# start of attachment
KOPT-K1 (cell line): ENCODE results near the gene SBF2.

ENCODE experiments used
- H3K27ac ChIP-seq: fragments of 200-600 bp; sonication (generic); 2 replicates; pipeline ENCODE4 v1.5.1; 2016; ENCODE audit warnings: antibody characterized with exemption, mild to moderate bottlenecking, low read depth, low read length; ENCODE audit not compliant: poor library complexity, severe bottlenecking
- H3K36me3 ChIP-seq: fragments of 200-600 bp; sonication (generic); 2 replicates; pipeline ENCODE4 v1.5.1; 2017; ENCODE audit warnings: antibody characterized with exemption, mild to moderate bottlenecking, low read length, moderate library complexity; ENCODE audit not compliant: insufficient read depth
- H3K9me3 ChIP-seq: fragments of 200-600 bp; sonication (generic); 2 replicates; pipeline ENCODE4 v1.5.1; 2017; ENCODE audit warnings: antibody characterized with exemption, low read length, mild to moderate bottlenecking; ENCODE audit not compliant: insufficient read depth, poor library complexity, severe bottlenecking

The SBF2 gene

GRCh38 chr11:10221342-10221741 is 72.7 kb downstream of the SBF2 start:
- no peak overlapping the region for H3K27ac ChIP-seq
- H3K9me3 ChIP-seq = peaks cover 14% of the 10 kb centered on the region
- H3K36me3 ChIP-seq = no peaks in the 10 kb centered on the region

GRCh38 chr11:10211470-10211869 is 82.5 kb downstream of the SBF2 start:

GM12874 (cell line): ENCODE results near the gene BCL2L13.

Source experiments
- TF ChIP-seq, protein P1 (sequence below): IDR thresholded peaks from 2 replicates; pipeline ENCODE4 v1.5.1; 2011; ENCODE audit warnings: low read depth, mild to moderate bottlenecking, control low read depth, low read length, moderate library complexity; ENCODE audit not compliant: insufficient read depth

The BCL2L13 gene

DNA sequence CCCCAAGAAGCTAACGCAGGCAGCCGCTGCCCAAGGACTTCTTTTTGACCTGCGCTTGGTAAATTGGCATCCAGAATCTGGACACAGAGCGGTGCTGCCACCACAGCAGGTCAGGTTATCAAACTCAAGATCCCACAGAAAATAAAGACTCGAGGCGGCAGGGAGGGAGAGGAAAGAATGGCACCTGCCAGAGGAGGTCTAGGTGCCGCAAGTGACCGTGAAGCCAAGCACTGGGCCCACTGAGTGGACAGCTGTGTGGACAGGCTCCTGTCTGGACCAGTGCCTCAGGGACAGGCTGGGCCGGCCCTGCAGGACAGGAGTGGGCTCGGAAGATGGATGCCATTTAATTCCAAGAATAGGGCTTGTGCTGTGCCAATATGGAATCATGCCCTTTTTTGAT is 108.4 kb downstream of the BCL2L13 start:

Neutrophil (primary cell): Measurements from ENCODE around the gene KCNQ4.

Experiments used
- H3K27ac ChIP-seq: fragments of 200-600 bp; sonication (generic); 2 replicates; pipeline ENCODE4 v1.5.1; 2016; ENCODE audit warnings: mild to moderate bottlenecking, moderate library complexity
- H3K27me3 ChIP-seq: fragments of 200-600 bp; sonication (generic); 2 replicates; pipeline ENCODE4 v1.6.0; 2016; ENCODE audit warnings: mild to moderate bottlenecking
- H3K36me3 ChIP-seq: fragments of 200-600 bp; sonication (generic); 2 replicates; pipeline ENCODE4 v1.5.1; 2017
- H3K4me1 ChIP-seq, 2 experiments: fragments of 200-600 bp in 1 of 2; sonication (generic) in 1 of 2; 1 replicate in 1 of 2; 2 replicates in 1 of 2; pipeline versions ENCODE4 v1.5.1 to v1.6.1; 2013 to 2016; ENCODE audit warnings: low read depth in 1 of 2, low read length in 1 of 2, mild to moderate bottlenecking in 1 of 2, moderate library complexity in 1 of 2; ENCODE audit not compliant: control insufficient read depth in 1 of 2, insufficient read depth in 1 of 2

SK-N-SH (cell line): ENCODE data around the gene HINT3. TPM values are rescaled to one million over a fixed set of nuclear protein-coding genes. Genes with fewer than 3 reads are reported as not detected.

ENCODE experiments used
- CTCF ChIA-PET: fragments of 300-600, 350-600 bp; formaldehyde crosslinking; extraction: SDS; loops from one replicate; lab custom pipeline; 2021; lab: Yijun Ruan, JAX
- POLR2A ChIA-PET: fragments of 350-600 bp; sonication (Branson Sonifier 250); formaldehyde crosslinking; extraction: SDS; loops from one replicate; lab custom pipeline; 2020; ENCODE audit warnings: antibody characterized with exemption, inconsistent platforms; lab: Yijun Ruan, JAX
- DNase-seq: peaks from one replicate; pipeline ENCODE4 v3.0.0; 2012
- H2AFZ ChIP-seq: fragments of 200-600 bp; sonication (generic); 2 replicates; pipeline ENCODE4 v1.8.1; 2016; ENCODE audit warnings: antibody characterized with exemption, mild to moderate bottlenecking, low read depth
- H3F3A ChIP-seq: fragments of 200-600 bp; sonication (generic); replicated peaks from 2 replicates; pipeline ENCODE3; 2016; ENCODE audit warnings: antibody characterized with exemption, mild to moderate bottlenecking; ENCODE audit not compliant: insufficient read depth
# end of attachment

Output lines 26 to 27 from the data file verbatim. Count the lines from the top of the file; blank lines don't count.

- POLR2A ChIA-PET: fragments of 350-600 bp; sonication (Branson Sonifier 250); formaldehyde crosslinking; extraction: SDS; loops from one replicate; lab custom pipeline; 2020; ENCODE audit warnings: antibody characterized with exemption, inconsistent platforms; lab: Yijun Ruan, JAX
- DNase-seq: peaks from one replicate; pipeline ENCODE4 v3.0.0; 2012